The above preview is unformatted text

This student written piece of work is one of many that can be found in our GCSE Aqueous Chemistry section.

Found what you're looking for?

  • Start learning 29% faster today
  • 150,000+ documents available
  • Just £6.99 a month

Not the one? Search for your essay title...
  • Join over 1.2 million students every month
  • Accelerate your learning by 29%
  • Unlimited access from just £6.99 per month

See related essaysSee related essays

Related GCSE Aqueous Chemistry essays


    The measuring equipments were set up before using them the buffer was connected to the pH meter and Ph paper was ready. Experimental errors in the experiment can be that the buffer wasn't washed every time using it. Another error can be that incorrect labelling the pH solutions.

  2. copper practical

    Electrolysis allows you to gain a higher percentage of pure copper as opposed to having impure copper. When aqueous copper sulphate solute is electrolysed on copper electrodes, the copper is deposited on the cathode (which contains pure copper) and the anode loses weight (the anode has the impure copper on it).

  1. In this experiment I am finding out how much sulphuric acid is present in ...

    Meniscus Errors When recording down my end point of the titration (i.e. the volume). I did not look properly at the point of the meniscus, therefore gaining a very minimal percentage error of about 0.10%. It is very important that the lowest point of the meniscus is observed very carefully

  2. In order to find out the exact concentration of sulphuric acid, I will have ...

    This would have had some sort of effect on the accuracy of the results. Also I noticed that during my second and fourth titration, the size of the methyl drops added to the solution appeared to be twice the size compared to normal ones and this might have contributed to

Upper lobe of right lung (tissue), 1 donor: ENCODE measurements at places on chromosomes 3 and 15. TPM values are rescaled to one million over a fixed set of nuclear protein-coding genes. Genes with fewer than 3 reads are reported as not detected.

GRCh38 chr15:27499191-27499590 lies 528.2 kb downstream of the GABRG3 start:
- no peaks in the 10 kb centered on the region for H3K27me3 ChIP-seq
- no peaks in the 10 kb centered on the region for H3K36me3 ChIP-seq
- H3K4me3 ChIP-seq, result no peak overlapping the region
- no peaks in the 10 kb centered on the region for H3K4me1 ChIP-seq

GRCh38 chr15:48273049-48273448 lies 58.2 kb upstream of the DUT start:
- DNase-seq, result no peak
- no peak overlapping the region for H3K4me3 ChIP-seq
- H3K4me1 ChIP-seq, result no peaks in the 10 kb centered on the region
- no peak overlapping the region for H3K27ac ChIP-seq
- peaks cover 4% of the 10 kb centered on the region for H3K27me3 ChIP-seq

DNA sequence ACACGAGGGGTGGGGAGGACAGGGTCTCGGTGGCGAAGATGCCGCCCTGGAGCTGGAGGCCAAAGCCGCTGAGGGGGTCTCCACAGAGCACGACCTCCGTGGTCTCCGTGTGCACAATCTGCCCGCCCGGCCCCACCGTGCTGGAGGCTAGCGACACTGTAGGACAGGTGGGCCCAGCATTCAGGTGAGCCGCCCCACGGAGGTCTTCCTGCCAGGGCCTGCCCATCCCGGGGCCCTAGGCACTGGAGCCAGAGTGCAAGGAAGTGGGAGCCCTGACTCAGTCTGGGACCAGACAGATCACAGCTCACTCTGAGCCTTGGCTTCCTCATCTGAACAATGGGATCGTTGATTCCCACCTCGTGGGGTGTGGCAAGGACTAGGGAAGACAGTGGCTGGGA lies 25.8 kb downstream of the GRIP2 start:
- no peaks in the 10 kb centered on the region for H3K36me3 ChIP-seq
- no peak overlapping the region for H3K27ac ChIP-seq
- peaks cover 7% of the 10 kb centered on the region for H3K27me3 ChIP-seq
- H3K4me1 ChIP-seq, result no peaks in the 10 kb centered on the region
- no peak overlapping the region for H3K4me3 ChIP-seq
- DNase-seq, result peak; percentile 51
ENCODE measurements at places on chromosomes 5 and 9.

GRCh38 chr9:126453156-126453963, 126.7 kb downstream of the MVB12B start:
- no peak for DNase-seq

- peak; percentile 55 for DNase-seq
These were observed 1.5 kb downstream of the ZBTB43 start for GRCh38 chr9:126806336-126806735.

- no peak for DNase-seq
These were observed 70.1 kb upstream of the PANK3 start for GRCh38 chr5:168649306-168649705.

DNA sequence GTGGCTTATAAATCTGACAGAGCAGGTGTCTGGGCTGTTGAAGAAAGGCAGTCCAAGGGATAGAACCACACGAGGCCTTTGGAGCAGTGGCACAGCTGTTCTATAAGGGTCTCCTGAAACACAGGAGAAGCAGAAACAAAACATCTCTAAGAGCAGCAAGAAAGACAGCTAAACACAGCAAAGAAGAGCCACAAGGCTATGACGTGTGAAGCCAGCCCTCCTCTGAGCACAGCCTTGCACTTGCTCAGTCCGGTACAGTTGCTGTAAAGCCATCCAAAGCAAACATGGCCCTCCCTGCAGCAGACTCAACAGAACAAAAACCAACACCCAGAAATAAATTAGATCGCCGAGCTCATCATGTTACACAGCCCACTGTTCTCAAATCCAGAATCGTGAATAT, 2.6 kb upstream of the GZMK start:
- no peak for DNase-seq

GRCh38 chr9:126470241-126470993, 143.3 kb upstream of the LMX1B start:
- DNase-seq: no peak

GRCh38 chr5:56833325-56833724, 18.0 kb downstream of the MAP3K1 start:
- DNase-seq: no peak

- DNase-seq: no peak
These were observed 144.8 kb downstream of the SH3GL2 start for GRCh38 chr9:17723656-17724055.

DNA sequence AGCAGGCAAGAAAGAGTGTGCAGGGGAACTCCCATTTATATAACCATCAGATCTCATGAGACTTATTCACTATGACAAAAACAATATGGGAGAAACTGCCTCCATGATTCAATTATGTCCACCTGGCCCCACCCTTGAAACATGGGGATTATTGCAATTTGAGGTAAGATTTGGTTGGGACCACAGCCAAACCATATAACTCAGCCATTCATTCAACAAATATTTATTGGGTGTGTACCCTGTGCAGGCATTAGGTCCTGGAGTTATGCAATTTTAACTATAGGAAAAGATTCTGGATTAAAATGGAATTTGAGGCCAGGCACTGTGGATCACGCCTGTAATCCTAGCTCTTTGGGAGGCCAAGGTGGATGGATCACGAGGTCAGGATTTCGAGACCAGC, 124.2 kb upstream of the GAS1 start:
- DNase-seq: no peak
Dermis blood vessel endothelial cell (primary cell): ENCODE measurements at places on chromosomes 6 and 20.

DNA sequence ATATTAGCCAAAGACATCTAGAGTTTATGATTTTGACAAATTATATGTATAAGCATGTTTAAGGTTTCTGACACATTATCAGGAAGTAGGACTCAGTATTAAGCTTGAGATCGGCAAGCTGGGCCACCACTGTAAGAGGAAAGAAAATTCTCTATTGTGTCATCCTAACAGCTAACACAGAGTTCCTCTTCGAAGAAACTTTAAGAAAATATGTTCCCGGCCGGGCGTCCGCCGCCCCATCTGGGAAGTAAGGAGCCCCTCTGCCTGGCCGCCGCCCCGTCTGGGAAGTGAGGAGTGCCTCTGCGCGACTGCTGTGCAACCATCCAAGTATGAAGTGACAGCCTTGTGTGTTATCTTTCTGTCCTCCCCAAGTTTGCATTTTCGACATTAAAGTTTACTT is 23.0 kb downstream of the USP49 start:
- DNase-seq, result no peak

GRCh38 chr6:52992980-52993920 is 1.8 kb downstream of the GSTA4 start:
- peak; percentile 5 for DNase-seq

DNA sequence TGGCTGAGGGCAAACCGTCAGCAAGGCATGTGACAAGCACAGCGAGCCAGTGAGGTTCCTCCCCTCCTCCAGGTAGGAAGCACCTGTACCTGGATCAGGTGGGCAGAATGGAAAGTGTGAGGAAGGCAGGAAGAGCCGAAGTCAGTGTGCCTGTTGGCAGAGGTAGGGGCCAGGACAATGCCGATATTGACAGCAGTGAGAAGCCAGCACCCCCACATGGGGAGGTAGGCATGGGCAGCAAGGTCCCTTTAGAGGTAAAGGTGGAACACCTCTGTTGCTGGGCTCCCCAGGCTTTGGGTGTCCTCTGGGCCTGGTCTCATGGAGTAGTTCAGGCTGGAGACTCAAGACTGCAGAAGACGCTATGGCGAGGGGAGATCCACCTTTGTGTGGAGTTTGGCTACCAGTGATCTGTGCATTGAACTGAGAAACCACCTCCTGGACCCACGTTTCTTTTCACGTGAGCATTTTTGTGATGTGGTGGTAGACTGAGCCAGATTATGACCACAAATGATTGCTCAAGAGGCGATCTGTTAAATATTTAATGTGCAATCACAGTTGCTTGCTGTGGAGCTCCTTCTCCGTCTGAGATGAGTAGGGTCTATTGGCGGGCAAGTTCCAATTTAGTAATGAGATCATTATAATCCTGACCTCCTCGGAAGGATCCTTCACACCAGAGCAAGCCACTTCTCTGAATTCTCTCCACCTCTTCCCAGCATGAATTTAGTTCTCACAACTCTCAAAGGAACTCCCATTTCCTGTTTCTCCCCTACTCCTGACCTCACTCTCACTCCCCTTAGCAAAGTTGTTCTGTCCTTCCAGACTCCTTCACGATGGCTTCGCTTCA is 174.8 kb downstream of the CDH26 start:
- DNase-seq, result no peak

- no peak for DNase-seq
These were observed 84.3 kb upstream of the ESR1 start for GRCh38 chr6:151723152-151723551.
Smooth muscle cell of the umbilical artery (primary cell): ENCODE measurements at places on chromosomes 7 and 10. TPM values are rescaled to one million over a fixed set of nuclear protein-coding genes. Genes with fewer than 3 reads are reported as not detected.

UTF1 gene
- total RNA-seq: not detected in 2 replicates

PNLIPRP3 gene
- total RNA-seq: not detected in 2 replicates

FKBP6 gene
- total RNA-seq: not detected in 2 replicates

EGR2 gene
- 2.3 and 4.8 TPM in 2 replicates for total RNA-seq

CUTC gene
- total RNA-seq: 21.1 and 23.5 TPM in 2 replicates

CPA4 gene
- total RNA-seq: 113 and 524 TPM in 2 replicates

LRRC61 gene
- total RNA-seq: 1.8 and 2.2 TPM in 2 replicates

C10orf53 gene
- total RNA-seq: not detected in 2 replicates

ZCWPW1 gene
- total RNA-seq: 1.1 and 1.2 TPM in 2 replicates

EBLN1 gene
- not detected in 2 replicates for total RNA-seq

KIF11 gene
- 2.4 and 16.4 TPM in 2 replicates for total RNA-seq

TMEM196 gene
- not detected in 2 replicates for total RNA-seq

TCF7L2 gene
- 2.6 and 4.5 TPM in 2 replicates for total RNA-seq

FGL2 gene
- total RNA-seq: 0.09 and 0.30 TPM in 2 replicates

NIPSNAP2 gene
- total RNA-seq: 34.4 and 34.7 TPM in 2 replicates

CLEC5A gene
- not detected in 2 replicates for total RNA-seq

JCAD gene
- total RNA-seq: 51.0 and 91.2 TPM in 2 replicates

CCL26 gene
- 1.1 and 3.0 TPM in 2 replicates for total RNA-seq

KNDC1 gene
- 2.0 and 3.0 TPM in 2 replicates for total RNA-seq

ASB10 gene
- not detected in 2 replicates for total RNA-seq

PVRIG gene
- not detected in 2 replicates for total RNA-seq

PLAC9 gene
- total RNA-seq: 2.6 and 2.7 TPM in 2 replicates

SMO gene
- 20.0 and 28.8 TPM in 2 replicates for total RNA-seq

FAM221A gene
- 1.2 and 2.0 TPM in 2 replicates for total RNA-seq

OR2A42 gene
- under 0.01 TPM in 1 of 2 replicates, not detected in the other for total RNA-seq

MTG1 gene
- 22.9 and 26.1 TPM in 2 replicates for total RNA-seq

1. The flood

    I grabbed the nearest towel and tossed it over the variety of boxes of cereal mum stored out here. Pandemonium filled the air, the sound of wet feet slopping through a couple of inches of water, the electric fuse box so close I dared not look at it for fear

  2. Investigation of the carbonate - bicarbonate system

    Table (2) shows the value that was obtained. Results The investigation of carbonate and bicarbonate in the water sample can first be described by the following reactions: (a) H2CO3 (aq) H+ (aq) + HCO3-(aq) (b) HCO3-(aq) H+ (aq)

  1. To carry out a titration between a strong acid and a weak alkali, to ...

    It will change from green to clear.) * 2.65g of sodium carbonate (this will be turned into a solution by adding 250cm3 of distilled water).The concentration of the sodium carbonate solution: 0.1 mol dm-3 * A small pipette to accurately add the distilled water to the graduated volumetric flask, and

  2. Sodium Carbonate, Sulphuric Acid and Methyl Orange Assessed Practical

    Transfer this into a conical flask. * The burette should be attached to the clamp, leaving space at the nozzle to the conical flash and white tile can be put underneath it. * The white tile and the conical flask should be placed underneath the burette.

  • Over 160,000 pieces
    of student written work
  • Annotated by
    experienced teachers
  • Ideas and feedback to
    improve your own work